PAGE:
Seoul (AsiaNews) - "Trust in the power of the Cross". This is Pope Francis' final message to the Korean peninsula delivered during his last public ceremony of this apostolic visit to the country: the great Mass for reconciliation and peace within the Myeongdong Cathedral in Seoul. "God's gift of reconciliation, unity and peace - Francis underscored- are inseparably linked to the grace of conversion, a change of heart which can alter the course of our lives and our history, as individuals and as a people".
People from several groups that represent the various open wounds on the peninsula were present in the pews: North Korean refugees now living in the South (hidden in the midst of the ordinary faithful not to be recognized); a group of former "comfort women"; some workers made redundant by Ssangyong Motor; residents of the 'peace village' of Gangjeong; those who fight for the preservation of Miryang and family members of the victims of the Yongsan disaster. Before arriving at the altar, the Pope stopped to speak to one of the former "sex slaves" victims of the Japanese occupation, Kim Goon-ja, who gives him a small badge in the shape of a butterfly, the symbol of the "Butterfly Fund" which financially supports these ageing women who had been taken by Japanese soldiers. Francis wore the pin throughout the entire Mass.
Opening his homily, the pontiff thanked God for the "many blessings he has given to this beloved country and, in a particular way, to the Church in Korea." Among these, a special place goes to the presence of so many young pilgrims who have gathered here from many parts of Asia, "Their love for Jesus and their enthusiasm for the spread of his Kingdom were an inspiration to all."
Today's Mass he immediately adds, "is first and foremost a prayer for reconciliation in this Korean family." But the unity and prosperity promised by God to the dispersed people - as heard in the first reading - are "inseparably tied to a command: the command to return to God and wholeheartedly obey his law (cf. Dt 30:2-3). God's gifts of reconciliation, unity and peace are inseparably linked to the grace of conversion, a change of heart which can alter the course of our lives and our history, as individuals and as a people".
The call to conversion is "naturally" pressing for Korean society, but "But God's urgent summons to conversion also challenges Christ's followers in Korea to examine the quality of their own contribution to the building of a truly just and humane society". "And it challenges you, as Christians and Koreans, firmly to reject a mindset shaped by suspicion, confrontation and competition, and instead to shape a culture formed by the teaching of the Gospel and the noblest traditional values of the Korean people".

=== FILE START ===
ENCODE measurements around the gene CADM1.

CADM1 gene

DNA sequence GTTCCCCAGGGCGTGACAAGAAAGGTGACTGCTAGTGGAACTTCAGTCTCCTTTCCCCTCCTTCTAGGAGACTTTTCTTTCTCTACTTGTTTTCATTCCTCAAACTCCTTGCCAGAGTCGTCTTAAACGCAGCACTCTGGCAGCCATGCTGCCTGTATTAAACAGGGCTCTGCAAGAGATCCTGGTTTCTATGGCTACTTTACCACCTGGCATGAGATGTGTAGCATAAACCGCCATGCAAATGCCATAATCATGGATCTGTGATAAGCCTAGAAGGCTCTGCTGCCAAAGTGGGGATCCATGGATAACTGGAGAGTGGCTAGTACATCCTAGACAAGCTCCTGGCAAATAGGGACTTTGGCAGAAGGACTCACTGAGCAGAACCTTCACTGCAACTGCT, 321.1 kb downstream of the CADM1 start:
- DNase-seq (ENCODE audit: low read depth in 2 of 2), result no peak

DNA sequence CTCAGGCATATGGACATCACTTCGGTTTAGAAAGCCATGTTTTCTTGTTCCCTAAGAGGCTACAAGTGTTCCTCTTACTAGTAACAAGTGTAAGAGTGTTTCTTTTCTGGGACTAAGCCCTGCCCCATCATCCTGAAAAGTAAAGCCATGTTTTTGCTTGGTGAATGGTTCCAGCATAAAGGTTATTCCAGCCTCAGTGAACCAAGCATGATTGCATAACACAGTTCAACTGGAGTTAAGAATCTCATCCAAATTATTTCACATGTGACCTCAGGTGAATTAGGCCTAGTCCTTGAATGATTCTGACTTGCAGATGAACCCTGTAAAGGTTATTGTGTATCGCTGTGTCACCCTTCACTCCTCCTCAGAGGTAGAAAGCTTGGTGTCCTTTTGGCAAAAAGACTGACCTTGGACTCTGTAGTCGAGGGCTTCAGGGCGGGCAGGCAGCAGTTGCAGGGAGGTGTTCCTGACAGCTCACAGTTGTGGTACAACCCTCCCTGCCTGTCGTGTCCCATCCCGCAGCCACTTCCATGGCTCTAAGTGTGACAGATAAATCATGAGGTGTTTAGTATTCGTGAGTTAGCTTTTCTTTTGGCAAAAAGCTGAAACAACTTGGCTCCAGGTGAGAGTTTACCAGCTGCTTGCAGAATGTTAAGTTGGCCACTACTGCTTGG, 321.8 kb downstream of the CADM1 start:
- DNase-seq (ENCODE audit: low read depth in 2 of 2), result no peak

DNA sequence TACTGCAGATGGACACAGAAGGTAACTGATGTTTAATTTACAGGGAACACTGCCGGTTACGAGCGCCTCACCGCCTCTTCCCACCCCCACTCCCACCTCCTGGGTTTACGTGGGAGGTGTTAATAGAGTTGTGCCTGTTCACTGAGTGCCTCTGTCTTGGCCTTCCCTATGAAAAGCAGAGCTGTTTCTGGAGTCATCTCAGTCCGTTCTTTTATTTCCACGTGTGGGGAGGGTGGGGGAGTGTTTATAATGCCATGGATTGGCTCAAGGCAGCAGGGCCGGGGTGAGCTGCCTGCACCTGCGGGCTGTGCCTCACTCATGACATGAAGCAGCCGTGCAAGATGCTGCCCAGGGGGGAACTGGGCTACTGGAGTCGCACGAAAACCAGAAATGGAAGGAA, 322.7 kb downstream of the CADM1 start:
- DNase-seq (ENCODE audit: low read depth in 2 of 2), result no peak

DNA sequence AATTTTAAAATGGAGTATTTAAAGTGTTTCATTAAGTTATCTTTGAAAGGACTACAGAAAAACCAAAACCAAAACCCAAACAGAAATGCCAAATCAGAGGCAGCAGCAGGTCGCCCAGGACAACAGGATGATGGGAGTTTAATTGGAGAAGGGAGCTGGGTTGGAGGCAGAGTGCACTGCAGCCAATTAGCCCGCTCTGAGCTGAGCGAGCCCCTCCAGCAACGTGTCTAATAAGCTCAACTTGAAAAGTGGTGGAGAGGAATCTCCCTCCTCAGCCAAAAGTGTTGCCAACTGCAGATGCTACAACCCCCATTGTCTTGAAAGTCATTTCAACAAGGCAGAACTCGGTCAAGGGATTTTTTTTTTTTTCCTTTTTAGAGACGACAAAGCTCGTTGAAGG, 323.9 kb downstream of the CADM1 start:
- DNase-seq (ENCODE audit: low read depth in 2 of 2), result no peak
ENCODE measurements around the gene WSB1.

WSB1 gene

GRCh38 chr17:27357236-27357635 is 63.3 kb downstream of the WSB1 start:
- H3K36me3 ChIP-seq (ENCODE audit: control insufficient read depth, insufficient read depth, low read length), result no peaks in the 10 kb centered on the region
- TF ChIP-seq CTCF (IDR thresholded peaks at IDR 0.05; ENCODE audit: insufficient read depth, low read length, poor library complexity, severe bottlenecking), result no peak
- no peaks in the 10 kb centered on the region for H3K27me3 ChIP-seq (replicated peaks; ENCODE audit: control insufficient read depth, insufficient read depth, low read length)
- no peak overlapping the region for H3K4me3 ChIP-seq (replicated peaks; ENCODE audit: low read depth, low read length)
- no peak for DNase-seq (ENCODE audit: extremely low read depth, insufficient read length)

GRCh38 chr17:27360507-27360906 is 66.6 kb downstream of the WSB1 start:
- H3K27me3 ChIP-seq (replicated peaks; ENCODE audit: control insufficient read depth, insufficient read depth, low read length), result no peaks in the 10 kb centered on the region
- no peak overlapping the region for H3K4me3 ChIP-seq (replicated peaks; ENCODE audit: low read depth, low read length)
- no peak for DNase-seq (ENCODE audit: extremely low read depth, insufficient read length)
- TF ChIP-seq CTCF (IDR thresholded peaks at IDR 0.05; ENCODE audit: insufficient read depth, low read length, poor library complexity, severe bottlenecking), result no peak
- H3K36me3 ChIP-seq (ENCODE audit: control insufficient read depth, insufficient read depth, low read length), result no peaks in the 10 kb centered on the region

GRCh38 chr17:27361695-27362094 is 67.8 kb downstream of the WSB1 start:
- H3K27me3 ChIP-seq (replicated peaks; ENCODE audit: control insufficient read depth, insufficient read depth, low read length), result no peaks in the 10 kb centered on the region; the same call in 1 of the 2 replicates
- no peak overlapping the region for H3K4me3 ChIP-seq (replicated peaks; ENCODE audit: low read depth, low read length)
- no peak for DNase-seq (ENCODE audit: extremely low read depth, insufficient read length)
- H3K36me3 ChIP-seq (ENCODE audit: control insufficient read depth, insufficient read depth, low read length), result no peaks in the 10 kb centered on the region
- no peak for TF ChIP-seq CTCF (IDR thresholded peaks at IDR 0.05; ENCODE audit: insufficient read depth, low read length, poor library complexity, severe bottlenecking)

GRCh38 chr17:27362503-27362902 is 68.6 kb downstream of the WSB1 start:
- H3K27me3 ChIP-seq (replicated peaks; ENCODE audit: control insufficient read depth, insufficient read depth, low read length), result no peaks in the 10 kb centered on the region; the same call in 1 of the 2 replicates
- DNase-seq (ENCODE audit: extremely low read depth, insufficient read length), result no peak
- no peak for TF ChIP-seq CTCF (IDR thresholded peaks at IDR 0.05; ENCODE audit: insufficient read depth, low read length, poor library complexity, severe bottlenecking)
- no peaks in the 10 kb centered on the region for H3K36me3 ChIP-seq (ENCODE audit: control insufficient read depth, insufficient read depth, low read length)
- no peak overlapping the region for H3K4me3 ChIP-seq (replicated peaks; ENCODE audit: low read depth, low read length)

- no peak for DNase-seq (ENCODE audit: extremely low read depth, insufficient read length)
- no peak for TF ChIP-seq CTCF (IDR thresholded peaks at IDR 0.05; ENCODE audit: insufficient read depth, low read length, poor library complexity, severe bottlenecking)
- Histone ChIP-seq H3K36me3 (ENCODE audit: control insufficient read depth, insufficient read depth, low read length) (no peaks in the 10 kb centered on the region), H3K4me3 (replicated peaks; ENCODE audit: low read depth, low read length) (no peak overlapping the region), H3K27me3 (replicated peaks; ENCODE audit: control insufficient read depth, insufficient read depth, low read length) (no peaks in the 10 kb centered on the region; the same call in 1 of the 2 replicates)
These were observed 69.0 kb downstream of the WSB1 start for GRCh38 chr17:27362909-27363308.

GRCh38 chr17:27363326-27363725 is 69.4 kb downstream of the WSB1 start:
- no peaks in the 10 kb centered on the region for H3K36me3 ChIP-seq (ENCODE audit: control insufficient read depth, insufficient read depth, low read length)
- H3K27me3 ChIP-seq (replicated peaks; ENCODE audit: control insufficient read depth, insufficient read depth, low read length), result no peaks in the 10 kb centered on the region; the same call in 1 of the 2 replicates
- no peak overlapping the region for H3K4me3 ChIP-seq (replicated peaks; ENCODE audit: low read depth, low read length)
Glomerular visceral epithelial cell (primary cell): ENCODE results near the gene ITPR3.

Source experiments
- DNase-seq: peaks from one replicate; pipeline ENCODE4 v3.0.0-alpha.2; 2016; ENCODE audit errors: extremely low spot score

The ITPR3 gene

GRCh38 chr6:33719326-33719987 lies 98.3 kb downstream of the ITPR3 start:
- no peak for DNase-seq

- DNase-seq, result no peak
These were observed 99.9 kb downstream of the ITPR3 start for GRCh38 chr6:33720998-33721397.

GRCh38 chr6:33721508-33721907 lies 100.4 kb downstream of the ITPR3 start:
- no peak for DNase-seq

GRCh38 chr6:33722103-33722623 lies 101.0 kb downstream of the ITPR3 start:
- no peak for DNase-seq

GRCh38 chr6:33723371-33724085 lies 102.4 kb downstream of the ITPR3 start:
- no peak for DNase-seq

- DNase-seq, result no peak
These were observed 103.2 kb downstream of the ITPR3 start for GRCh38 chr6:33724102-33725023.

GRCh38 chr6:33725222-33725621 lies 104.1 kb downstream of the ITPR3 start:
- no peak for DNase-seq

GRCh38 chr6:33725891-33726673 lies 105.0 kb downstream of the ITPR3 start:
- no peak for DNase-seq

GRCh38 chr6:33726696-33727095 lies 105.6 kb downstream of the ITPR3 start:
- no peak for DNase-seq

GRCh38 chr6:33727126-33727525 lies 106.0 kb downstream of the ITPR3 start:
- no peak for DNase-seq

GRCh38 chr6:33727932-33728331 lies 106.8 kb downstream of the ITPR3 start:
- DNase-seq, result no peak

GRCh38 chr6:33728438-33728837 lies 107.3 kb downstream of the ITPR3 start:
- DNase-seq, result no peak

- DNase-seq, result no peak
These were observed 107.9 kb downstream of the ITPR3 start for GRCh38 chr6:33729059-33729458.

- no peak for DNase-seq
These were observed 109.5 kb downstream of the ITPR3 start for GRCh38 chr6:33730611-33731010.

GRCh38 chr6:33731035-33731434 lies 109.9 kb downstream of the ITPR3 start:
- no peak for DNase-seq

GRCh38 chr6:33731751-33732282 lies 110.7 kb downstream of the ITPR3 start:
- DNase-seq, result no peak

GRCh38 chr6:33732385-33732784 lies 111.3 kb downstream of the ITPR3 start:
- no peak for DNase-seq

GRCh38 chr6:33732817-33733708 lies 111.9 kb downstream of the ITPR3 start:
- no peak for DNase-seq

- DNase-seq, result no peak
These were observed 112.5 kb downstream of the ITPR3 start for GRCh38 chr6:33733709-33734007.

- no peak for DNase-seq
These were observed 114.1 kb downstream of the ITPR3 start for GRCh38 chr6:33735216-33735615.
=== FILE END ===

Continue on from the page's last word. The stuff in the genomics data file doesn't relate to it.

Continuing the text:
This sums up Francis, "is the message that I leave at the end of my visit to Korea. Trust in the power of Christ's cross! Welcome its reconciling grace into your own hearts and share that grace with others! I ask you to bear convincing witness to Christ's message of forgiveness in your homes, in your communities and at every level of national life. Let us pray, then, for the emergence of new opportunities for dialogue, encounter and the resolution of differences, for continued generosity in providing humanitarian assistance to those in need, and for an ever greater recognition that all Koreans are brothers and sisters, members of one family, one people. You speak the same language. "
The Pope also had an appeal for the many Korean priests he met during the visit: ". I ask you, as ambassadors of Christ and ministers of his reconciling love (cf. 2 Cor 5:18-20), to continue to build bridges of respect, trust and harmonious cooperation in your parishes, among yourselves, and with your bishops". "Dear brothers and sisters, God calls us to return to him and to hearken to his voice, and he promises to establish us on the land in even greater peace and prosperity than our ancestors knew. May Christ's followers in Korea prepare for the dawning of that new day, when this land of the morning calm will rejoice in God's richest blessings of harmony and peace! Amen".
During the prayers of the faithful, Francis also added an unscripted prayer for Card. Filoni "who was supposed to be with us but was sent by the Pope to Iraq. Pray for him and for all the minorities of that country who are suffering."
After the homily, the Archbishop of Seoul and Apostolic Administrator of Pyongyang, Card. Andrew Yeom Soo-jung, gifted the Pope a "crown of thorns" made with the barbed wire of the Military Demarcation Line that separates the two Koreas at the 38th parallel. Francis will take the crown to Rome.
Before the Mass, the Pope met privately with some religious leaders in Korea: Protestants, Buddhists, Confucians, representatives of traditional Korean religion. They were introduced and presented to the pope by Msgr. Hyginus Kim Hee-jong (Archbishop of Kwangju and president of the Korean Bishops' Commission for Ecumenism and Interreligious Dialogue). The pontiff exchanged a few words and some gifts with each of them.
Soon after, the pope told the audience (in Spanish, with a translation in Korean): "Life is a journey, a journey that can not be walked alone. We need to walk with our brethren, in the presence of God. Journeying together as God asked Abraham. We are brothers and sisters, we walk together. May God bless you, please, I ask you to pray for me".